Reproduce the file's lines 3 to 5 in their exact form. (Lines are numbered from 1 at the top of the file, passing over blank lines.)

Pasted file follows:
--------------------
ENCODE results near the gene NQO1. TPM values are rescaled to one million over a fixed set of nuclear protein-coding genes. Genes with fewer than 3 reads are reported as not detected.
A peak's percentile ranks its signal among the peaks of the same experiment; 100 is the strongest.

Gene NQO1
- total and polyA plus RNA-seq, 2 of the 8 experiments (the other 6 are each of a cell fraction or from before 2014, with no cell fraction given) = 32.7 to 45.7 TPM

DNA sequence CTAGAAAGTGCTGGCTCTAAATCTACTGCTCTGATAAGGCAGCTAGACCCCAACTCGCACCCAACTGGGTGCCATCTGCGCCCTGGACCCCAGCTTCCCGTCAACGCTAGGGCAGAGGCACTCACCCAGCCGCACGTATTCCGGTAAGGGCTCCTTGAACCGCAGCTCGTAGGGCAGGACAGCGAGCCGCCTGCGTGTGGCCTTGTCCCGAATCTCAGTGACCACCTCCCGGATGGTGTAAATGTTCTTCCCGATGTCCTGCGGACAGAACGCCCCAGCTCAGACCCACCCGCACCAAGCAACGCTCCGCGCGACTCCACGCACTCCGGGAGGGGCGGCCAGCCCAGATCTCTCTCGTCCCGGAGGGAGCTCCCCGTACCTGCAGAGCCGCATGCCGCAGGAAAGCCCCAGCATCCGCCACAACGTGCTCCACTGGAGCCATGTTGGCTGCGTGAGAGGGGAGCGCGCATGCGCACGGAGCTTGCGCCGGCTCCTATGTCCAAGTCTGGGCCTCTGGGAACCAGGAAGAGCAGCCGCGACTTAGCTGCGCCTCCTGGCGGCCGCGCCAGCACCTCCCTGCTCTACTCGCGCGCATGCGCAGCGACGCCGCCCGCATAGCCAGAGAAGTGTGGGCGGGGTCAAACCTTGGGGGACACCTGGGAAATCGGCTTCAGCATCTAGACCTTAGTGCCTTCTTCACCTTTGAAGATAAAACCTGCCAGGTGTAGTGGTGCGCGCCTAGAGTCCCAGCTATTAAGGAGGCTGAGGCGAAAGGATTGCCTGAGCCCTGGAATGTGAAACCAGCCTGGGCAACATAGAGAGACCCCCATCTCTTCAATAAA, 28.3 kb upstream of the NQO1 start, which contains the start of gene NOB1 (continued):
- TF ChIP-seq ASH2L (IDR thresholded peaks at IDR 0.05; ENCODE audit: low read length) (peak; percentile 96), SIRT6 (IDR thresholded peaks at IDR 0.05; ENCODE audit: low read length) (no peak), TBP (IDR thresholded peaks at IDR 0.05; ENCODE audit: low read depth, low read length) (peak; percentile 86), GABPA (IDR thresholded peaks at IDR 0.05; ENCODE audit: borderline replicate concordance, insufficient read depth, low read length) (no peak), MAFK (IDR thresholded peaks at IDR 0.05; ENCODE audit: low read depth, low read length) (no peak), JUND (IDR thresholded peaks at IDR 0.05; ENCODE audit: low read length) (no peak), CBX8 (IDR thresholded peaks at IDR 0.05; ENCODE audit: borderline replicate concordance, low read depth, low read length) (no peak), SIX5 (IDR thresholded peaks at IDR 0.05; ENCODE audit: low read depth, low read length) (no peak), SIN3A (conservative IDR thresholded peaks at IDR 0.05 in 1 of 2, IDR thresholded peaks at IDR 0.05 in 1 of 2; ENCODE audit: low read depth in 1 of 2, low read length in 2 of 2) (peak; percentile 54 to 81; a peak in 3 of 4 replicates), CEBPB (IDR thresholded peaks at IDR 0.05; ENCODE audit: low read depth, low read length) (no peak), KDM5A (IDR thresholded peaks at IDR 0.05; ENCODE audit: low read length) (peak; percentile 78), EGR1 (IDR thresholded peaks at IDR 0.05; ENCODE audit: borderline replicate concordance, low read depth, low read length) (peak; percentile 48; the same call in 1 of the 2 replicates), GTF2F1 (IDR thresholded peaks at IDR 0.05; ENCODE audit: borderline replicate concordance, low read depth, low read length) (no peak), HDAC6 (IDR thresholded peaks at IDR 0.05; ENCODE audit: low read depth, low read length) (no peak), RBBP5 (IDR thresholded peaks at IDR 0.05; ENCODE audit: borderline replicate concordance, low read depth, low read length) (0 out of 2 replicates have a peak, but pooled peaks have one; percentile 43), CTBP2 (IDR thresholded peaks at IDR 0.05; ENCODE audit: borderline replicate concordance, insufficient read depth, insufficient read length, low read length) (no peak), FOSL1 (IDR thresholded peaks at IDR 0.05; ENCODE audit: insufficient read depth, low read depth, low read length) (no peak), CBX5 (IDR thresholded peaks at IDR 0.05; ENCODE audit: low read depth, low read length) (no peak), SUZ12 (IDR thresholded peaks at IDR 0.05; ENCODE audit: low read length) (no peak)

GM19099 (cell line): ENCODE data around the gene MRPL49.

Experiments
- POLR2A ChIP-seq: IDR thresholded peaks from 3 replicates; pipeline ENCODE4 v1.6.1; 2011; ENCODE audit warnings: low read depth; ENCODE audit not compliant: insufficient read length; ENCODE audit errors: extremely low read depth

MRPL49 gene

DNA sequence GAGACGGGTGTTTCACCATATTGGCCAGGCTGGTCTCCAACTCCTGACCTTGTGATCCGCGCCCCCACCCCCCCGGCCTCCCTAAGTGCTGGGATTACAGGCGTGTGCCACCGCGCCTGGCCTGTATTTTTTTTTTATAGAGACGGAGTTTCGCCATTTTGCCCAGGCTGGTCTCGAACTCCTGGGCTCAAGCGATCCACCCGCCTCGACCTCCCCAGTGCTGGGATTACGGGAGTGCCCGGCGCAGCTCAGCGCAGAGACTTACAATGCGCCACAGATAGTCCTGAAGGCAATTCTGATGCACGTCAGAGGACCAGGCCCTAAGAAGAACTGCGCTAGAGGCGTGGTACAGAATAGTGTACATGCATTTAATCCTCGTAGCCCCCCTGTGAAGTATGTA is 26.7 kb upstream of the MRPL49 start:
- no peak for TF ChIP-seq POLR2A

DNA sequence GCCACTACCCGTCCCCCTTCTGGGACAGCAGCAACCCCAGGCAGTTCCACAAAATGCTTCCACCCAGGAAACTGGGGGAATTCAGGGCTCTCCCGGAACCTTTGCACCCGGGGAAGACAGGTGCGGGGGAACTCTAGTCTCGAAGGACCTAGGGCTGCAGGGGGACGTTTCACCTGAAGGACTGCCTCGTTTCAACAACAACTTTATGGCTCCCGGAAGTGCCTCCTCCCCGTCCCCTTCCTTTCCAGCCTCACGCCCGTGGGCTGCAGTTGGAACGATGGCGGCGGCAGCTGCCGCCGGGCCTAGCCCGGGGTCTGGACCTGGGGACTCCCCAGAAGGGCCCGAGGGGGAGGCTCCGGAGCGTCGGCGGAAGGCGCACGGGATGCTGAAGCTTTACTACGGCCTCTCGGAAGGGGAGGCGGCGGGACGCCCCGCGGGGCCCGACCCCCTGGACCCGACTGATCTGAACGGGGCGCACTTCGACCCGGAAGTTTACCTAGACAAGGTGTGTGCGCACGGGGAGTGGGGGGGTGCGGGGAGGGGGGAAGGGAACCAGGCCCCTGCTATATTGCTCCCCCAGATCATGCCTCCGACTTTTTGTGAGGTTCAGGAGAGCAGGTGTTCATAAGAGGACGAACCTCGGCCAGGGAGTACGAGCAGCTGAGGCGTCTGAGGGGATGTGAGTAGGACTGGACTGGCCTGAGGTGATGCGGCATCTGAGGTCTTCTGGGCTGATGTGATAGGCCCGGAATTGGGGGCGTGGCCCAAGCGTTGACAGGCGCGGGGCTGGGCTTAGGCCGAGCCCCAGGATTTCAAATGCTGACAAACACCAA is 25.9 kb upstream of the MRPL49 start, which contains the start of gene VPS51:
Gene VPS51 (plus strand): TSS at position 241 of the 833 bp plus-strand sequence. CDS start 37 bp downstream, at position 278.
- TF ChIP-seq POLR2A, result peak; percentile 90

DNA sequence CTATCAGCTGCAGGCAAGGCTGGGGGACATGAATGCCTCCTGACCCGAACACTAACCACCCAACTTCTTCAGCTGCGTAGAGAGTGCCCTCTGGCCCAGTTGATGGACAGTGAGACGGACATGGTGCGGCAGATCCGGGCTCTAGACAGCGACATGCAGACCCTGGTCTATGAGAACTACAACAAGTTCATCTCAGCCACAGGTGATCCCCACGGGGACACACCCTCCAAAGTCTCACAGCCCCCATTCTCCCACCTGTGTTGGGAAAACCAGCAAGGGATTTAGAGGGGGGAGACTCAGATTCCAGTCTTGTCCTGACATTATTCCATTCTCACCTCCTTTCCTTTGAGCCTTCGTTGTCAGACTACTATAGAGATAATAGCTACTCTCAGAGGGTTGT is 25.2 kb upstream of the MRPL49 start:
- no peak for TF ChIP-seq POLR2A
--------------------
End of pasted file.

Gene NQO1
- total and polyA plus RNA-seq, 2 of the 8 experiments (the other 6 are each of a cell fraction or from before 2014, with no cell fraction given) = 32.7 to 45.7 TPM

DNA sequence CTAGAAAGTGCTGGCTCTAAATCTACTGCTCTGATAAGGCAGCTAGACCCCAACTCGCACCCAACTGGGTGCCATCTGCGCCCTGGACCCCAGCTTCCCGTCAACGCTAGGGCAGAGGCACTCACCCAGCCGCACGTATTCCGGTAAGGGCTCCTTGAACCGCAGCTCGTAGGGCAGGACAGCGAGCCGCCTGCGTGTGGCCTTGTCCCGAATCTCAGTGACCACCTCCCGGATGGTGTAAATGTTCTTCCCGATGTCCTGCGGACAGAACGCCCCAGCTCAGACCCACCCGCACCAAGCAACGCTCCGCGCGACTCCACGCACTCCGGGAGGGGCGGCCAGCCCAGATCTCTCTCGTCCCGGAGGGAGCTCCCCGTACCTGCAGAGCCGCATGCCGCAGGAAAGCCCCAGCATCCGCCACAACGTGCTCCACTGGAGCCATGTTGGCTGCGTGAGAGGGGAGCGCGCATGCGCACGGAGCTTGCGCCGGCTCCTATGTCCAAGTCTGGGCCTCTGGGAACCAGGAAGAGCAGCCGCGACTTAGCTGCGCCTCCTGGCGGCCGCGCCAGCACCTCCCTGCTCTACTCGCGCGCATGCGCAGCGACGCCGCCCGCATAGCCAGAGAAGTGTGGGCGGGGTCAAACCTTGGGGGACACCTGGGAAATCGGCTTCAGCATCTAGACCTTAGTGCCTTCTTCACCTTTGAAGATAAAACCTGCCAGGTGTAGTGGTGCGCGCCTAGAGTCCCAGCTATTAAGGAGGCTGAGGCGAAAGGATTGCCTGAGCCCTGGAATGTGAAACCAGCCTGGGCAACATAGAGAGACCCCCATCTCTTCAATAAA, 28.3 kb upstream of the NQO1 start, which contains the start of gene NOB1 (continued):